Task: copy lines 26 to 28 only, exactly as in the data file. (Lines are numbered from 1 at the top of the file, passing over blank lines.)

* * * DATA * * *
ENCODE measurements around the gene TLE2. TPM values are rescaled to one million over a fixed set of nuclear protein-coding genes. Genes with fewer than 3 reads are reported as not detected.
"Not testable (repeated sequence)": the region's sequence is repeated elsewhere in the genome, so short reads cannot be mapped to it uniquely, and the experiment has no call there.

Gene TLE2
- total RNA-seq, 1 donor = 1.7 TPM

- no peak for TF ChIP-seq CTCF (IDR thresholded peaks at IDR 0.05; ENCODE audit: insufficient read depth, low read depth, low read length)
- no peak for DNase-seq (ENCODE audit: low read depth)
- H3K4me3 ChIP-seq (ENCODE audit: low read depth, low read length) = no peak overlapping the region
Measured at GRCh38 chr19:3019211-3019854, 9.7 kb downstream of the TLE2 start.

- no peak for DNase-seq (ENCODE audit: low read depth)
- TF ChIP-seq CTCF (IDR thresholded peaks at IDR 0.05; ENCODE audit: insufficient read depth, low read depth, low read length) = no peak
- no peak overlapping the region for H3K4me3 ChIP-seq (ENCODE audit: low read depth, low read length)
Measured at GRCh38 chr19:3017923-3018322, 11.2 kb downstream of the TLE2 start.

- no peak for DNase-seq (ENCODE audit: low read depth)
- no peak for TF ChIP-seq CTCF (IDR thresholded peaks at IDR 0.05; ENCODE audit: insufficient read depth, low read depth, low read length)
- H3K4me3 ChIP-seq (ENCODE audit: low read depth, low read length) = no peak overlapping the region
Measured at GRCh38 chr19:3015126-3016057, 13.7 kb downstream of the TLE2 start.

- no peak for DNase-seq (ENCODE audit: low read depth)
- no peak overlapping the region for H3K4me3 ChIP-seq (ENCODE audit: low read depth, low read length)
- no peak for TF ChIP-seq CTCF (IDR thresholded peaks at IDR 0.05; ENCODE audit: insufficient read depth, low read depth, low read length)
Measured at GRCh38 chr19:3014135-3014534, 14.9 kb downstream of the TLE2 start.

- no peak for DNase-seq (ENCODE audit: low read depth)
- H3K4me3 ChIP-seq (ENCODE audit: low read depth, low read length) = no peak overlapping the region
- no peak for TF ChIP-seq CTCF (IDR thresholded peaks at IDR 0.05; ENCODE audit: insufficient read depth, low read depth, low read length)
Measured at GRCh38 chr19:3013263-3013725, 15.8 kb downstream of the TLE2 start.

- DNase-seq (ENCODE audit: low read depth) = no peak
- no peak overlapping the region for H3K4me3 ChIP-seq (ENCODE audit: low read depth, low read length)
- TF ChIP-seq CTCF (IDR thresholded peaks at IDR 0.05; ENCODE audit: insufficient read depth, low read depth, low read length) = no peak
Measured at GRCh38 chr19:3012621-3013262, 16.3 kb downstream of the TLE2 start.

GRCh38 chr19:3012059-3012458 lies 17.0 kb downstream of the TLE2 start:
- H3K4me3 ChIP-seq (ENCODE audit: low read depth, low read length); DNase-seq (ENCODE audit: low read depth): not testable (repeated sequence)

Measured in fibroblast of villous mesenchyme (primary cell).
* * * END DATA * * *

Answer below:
- no peak overlapping the region for H3K4me3 ChIP-seq (ENCODE audit: low read depth, low read length)
- TF ChIP-seq CTCF (IDR thresholded peaks at IDR 0.05; ENCODE audit: insufficient read depth, low read depth, low read length) = no peak
Measured at GRCh38 chr19:3012621-3013262, 16.3 kb downstream of the TLE2 start.